“As the nation’s leading wireless provider, we have voluntarily decided to limit our 5G network around airports,” Verizon said in a statement. “The Federal Aviation Administration (FAA) and our nation’s airlines have not been able to fully resolve navigating 5G around airports, despite it being safe and fully operational in more than 40 other countries.”

But is that enough?

 

Will Flights Get Canceled?

After weeks of mass cancellations and delays driven by winter weather and staff shortages, American travelers are weary of any more disruption. Despite the network providers' move to limit 5G around many airports, airlines are warning there may be more disruptions to come.

In a statement Tuesday, Delta Air Lines warned travelers that low visibility due to weather in the southeastern U.S. could force the airline to alter some flights where landings could be impaired.

“While this is a positive development toward preventing widespread disruptions to flight operations, some flight restrictions may remain,” Delta said of Tuesdays' news.

Some foreign airlines went much farther.
 

emirates 5g cancellations 

On Tuesday, Emirates announced it would pause all but three of its routes to and from the U.S. “until further notice.” Flights to New York City (JFK), Washington, D.C.-Dulles (IAD), and Los Angeles (LAX) would continue, but service to nine other U.S. cities including Chicago-O’Hare (ORD), Seattle (SEA), Dallas-Fort Worth (DFW), and Atlanta (ATL) has been scrubbed from their schedule.

Other airlines including Japanese carriers Japan Airlines and ANA as well as Air India have also temporarily paused several U.S. routes. Each airline faulted safety concerns with interference from 5G on their Boeing 777 planes.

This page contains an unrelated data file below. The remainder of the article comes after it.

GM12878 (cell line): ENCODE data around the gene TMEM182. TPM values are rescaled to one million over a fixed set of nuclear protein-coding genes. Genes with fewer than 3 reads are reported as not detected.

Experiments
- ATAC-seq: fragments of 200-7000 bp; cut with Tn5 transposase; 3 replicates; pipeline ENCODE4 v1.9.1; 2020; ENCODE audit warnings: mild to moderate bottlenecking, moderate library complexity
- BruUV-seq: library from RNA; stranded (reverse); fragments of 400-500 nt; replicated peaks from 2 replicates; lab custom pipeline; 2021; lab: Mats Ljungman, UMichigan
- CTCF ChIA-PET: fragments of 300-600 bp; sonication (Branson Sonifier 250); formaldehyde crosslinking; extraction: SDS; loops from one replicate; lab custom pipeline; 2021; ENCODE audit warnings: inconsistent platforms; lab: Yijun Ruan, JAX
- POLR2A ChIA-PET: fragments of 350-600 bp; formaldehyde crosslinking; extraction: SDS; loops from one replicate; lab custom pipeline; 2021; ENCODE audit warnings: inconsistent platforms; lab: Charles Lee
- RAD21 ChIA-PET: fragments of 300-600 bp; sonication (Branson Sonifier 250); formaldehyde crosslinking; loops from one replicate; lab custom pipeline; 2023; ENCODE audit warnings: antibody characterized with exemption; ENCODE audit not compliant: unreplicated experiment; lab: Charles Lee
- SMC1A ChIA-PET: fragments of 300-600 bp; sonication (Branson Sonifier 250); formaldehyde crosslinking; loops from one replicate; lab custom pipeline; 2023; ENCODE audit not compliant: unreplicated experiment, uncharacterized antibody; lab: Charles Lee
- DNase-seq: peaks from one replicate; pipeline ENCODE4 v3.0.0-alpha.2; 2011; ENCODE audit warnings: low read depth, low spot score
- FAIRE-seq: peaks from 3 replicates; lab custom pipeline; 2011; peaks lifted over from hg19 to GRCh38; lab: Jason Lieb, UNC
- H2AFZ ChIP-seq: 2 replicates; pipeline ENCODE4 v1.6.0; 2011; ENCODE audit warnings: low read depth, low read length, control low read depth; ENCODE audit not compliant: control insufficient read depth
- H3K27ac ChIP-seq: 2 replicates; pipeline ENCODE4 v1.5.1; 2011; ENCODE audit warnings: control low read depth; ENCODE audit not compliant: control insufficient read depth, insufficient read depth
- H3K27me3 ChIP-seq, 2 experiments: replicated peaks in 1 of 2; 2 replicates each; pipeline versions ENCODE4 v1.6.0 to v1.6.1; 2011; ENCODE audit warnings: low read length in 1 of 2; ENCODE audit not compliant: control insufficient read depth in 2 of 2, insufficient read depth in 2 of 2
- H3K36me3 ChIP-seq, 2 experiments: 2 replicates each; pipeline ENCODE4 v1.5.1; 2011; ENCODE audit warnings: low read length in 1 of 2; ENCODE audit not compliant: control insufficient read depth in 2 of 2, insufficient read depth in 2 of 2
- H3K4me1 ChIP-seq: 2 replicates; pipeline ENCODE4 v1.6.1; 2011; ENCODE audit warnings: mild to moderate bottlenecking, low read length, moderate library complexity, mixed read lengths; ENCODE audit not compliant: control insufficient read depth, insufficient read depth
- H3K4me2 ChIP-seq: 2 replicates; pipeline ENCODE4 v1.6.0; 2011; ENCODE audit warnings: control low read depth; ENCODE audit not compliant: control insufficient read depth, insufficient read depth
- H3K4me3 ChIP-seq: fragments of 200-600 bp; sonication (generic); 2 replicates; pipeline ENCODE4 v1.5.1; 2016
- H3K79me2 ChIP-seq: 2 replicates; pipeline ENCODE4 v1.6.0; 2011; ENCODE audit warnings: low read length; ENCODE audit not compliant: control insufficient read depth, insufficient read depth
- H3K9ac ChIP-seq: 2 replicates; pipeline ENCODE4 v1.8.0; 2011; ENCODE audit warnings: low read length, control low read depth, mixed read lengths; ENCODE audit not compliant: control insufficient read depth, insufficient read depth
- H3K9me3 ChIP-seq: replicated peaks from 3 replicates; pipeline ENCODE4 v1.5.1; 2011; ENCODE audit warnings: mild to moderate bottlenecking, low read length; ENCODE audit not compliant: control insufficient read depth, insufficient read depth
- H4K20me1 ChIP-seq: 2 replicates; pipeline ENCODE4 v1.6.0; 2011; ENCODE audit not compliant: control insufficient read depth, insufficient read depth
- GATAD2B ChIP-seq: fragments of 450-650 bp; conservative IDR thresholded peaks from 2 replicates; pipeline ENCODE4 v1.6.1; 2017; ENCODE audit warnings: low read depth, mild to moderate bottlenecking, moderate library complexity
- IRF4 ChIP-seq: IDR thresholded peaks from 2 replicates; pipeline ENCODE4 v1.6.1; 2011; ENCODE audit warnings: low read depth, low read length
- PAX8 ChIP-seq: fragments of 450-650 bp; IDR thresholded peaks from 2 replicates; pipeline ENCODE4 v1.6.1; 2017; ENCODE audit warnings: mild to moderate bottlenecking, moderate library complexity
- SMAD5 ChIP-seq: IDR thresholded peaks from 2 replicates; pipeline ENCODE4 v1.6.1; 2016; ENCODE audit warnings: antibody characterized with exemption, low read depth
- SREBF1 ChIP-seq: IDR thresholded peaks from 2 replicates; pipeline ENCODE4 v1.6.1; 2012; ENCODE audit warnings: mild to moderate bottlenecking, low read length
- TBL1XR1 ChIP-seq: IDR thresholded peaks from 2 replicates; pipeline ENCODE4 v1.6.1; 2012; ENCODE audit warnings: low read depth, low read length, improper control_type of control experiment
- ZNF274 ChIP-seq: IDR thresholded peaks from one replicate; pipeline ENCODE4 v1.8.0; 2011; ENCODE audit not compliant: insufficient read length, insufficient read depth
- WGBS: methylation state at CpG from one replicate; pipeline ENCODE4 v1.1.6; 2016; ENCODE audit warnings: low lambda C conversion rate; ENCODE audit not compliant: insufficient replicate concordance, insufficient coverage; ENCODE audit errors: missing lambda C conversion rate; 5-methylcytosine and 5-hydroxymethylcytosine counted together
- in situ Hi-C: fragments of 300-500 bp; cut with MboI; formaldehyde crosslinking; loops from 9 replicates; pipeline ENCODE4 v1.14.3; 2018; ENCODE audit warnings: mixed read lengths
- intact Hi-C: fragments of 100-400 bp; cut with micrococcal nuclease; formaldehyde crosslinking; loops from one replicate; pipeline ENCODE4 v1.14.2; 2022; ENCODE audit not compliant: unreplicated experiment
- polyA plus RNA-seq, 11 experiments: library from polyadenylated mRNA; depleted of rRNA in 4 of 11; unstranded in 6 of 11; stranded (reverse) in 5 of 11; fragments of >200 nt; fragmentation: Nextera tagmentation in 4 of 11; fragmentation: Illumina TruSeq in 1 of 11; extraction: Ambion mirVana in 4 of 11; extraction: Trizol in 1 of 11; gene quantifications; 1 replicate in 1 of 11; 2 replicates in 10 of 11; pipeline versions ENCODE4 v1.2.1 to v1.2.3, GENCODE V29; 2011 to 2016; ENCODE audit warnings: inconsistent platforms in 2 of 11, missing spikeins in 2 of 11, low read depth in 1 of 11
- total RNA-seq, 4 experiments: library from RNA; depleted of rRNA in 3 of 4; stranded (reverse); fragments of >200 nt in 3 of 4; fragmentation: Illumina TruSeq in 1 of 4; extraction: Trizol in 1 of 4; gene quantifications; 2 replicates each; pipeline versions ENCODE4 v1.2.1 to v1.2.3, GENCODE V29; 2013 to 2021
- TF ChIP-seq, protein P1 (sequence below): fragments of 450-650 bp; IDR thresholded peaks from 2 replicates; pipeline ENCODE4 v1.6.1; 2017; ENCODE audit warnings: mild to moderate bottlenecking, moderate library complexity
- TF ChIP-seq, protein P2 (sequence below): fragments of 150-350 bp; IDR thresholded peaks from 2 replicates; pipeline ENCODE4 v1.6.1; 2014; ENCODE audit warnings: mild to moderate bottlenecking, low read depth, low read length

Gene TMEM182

By Wednesday morning, those airlines had restored some – but not all – of those flights.

 

Why Are They Just Dealing With This Now?

That's the $1 million question.

This latest 5G deployment has been in the works for more than a year. But airlines and the wireless service providers have been playing a game of chicken, hoping the other side will move farther first – with government agencies like the FAA and the Federal Communications Commission acting as intermediaries.

Things began to come to a head last month as the launch date approached. In a mid-December U.S. Senate hearing, CEOs from the nation's four largest airlines almost unanimously said the 5G issue was the most pressing problem facing the industry.

“It would be a catastrophic failure of government,” United CEO Scott Kirby told Reuters after that hearing.
 

united plane 

But both AT&T and Verizon have largely brushed off any safety concerns as fearmongering, pointing to problem-free deployments of this new 5G C-Band over in Europe and elsewhere.

In the midst of their heated debate last month, Airlines for America said 5G deployment could affect “approximately 345,000 passenger flights, 32 million passengers, and 5,400 cargo flights … in the form of delayed flights, diversions, or cancellations,” citing an analysis of 2019 flights.

 

What Happens Next?

We'll have to wait and see if this new 5G service causes issues in the air travel industry even with a pause in deploying it around many airports.

AT&T and Verizon agreed to delay that launch until this summer. But if there are problems in the meantime, it could force the telecommunications companies to make more concessions, like reducing the signal strength around airports even more than they already have agreed to.

If the FAA can't find a solution that works for both sides, AT&T and Verizon are likely to put up a pretty big fight: They've already poured billions of dollars worth of infrastructure and years' worth of time into launching these new networks.

From the airlines' perspective, the consequences for moving ahead without a compromise could be bad for flyers with even worse flight delays and disruptions when bad weather hits.

 

Bottom Line

It's the battle between the cell phone and the airplane. And it isn't over yet.

The airline industry and wireless network operators have been going back and forth over this latest 5G technology – not for months, but for years. It pits the cell phone companies' multi-billion-dollar push to improve network speeds against the fears of flight disruption and safety.

We can only hope things go smoothly as new 5G service rolls out … and that the two sides play nice in finding a long-term solution.
 
Thrifty Traveler editor Kyle Potter contributed to this report.